Controversial national quad bike safety standards aimed at reducing Australia’s stubbornly high death toll will take effect on Monday.
- It will soon be illegal to sell a new quad bike unless a rollover protection device is fitted
- A record 20 Australians were killed in quad bike accidents in 2020
- Quad bike sales have boomed as farmers try to beat the October 11 deadline
From October 11, it will be illegal to sell a new quad bike unless a rollover protection device is fitted.
Introduced into Australia in the mid 1980s, quads are a cheap, manoeuvrable and powerful mode of transport farmers use to tow, carry and muster.
Accident statistics reveal this indispensable farm workhorse has a dark downside.
Despite countless safety campaigns aimed at improving rider behaviour, a record 20 Australians were killed in quad bike accidents last year.
Three quarters of the deaths were on farms.
Around 1,000 people are injured each year, with the Australian Competition and Consumer Commission (ACCC) estimating the cost to the economy is a staggering $200 million annually, without factoring in pain, suffering and grief.
Introducing new safety laws
The new laws have been welcomed by the National Farmers’ Federation (NFF), which has pushed for tougher safety standards for many years.
“We had to keep being strong for our industry to protect as many people as we could because we were killing way too many … with children and people over 65 over-represented in those numbers,” former NFF president Brent Finlay said.
There was pushback from some members with quad safety one of the most divisive issues during Mr Finlay’s presidency between 2013 and 2016.
“I got very direct and clear feedback from people saying ‘good on you, we’ve got to do something’, but there were also plenty of others saying the NFF had rolled over again or ‘you’re giving all our rights away’, but this was about protecting people,” he said.
The new rules were recommended by the ACCC after a two-year investigation at the behest of the federal government.
The federal government introduced stage one of the ACCC’s recommendations in October 2020.
Quads had to meet the US or European safety standards and, to guide buyers, tags showing what angle they tipped onto two wheels had to be displayed.
Suppliers were given a 12-month transition period for stage two, which from October 11 mandates quads must meet minimum stability guidelines and be fitted with rollover protection devices.
The ACCC’s Mick Keogh said “60 per cent of quad bike fatalities are caused by rollovers and the operator dies from asphyxia in around half of these”.
“The additional safety requirements about to come into force … will mitigate rollover risks.”
While the ACCC report found quad bikes were inherently unstable, Dalby-based bike dealer Craig Hartley blamed the death and accident toll on rider behaviour.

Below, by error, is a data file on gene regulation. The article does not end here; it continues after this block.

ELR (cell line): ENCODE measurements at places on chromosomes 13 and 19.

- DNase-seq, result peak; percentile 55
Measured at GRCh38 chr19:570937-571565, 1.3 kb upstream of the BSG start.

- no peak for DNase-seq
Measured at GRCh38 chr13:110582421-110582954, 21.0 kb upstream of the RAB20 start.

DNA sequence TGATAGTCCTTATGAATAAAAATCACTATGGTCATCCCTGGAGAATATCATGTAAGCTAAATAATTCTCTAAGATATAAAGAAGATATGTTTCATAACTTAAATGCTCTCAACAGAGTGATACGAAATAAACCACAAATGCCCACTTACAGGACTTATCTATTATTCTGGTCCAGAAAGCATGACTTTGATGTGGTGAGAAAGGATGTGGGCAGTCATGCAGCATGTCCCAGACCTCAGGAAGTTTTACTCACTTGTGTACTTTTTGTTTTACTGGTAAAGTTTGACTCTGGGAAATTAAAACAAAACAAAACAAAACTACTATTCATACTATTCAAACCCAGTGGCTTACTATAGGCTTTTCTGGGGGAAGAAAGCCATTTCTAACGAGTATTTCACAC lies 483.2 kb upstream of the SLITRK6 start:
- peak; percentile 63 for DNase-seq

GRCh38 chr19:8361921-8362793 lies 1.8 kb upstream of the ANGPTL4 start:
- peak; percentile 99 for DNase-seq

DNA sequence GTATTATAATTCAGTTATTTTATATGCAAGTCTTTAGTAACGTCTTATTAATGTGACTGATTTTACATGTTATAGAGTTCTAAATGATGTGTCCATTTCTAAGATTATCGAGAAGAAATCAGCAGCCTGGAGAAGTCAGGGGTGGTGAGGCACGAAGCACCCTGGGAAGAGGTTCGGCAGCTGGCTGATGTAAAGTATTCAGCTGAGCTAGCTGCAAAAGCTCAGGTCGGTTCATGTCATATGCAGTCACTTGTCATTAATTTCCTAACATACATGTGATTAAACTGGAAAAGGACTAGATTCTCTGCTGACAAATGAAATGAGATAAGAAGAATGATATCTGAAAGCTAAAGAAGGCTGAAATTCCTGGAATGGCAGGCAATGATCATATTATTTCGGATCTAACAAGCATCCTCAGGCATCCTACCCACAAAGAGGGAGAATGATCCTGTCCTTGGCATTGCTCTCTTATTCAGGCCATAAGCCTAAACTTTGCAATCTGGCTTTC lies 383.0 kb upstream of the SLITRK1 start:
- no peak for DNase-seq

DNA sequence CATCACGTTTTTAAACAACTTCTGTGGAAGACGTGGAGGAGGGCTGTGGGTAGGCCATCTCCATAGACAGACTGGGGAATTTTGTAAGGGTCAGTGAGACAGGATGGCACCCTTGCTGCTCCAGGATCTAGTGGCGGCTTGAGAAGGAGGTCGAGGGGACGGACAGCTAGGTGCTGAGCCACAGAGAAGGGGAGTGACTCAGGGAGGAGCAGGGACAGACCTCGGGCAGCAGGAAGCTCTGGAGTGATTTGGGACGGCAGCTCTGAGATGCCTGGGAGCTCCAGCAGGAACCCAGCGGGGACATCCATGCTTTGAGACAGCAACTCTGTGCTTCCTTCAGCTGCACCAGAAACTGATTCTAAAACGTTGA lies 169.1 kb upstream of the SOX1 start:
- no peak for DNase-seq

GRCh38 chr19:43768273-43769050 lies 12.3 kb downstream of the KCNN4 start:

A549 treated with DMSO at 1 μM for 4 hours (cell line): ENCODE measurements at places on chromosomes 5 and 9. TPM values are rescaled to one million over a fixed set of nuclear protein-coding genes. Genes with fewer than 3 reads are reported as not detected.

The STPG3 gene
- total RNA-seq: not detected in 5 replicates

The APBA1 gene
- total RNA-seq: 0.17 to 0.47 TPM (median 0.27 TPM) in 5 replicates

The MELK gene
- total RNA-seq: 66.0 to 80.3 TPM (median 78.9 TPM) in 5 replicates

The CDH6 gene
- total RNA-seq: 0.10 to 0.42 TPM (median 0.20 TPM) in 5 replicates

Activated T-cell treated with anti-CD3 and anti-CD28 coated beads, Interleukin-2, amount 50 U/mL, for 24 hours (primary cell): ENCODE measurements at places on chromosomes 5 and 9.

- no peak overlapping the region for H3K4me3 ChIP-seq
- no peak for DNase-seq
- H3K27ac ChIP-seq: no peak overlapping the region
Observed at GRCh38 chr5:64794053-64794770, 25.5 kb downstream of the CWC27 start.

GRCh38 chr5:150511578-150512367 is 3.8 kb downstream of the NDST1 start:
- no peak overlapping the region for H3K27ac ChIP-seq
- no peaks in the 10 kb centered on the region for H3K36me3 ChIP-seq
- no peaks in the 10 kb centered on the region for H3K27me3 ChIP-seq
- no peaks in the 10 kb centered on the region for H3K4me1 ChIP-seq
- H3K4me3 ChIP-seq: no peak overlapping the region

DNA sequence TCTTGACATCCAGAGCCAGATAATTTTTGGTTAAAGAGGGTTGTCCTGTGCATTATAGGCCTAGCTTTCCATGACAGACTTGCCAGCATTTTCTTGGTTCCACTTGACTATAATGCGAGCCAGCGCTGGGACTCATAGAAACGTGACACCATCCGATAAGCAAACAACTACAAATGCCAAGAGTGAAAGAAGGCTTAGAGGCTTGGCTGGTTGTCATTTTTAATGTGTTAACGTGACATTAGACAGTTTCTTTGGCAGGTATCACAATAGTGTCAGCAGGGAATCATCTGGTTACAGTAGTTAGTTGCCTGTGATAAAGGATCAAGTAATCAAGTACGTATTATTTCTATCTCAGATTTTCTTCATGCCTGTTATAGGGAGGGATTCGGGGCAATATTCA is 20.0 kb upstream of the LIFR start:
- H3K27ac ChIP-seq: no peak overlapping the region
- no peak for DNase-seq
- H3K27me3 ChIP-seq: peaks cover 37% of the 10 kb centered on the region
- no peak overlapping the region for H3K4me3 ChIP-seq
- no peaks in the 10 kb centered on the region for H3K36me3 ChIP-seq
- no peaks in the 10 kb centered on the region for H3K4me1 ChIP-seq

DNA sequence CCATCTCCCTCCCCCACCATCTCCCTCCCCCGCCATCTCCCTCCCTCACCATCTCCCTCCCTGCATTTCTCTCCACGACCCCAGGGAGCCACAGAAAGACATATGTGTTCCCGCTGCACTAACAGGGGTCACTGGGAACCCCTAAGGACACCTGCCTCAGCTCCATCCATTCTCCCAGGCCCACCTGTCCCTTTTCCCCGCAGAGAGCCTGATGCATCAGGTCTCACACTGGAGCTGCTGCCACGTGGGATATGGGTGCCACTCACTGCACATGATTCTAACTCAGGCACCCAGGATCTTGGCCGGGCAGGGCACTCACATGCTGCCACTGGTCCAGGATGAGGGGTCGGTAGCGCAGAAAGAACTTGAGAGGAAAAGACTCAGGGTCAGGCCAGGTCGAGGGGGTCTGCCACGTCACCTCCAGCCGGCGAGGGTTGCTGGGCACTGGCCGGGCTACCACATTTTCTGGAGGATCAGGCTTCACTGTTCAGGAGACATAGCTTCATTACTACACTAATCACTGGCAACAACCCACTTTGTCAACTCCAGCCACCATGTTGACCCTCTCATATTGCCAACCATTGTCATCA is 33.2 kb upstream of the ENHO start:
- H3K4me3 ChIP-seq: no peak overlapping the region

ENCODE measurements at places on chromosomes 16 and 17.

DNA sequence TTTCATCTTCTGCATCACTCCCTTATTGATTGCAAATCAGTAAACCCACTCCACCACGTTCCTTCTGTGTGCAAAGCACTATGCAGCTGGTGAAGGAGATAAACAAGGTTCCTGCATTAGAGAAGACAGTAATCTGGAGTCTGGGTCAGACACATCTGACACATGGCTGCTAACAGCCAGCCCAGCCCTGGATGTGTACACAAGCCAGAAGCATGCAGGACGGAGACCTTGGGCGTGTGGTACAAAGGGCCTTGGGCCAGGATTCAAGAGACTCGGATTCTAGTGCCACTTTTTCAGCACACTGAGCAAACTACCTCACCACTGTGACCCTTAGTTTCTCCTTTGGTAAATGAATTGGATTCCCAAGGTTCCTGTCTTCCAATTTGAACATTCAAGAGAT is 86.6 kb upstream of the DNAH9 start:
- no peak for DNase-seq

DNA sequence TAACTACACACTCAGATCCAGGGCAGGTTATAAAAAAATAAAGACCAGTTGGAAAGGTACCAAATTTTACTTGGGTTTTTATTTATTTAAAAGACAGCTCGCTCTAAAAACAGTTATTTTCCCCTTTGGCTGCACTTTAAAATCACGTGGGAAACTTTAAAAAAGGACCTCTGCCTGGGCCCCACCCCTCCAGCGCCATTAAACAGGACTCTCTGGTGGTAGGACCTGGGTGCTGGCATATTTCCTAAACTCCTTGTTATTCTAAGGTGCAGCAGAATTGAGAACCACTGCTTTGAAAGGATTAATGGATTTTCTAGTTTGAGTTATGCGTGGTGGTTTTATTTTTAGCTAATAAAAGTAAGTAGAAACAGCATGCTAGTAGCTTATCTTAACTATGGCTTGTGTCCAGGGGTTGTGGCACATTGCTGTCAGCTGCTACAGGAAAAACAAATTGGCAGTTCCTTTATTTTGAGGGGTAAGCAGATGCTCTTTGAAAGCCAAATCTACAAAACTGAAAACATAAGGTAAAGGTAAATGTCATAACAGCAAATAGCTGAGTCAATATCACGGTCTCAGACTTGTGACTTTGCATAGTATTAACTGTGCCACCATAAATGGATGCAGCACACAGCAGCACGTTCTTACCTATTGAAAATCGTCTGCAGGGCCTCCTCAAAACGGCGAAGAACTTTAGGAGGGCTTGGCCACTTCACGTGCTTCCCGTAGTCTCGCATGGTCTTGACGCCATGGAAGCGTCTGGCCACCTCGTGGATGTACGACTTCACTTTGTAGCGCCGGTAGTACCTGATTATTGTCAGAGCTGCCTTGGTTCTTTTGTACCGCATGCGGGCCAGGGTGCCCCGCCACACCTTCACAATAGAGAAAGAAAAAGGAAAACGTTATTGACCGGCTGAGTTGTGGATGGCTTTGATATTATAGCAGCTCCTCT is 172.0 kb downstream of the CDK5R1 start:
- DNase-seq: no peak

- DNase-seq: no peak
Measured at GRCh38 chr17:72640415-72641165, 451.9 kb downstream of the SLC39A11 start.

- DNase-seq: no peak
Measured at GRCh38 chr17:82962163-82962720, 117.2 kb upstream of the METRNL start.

Mr Hartley set up the Save The Quad Bike Australia Facebook page and a petition calling for the laws to be reversed.
Twenty-eight thousand people have signed, and he would not stop lobbying for the laws to be changed.
“There’s not another machine on the farm that will do the job the quad does,” Mr Hartley said.
“There’s nothing that will replace it. Everything about losing quad bikes is a complete and utter negative for rural Australia.”
‘Panic buying’ ahead of new rules
Quad sales have boomed as farmers try to beat the October 11 deadline.
“Panic buying’s happened like we’ve never seen before, we’ve just recorded our largest turnover ever, and I know just about every other motorcycle dealer in Australia has as well,” Mr Hartley said.
“There’s a lot of people that have bought eight, four, six as they just can’t see them running their farm without them, simple as that,” he said.
Queensland workplace safety inspector Scott Munro has cautioned farmers they could be in a precarious legal position if a worker died driving a machine without rollover protection.
“When we attend farms or workplaces … the question [that] will be asked is, ‘Why are you purchasing equipment that doesn’t meet the standard?'” he said.
“It certainly would be a matter that would be tested.”
Mr Finlay warned farmers could be fined under industrial manslaughter laws.
Six major brands have refused to comply with the new rules and have withdrawn quads from the Australian market, but other lesser-known brands will comply and are still available.
“They really don’t believe that by putting an intrusion on it’s going to actually save lives. The manufacturers have said ‘no these machines aren’t fit for that purpose’,” Mr Hartley said.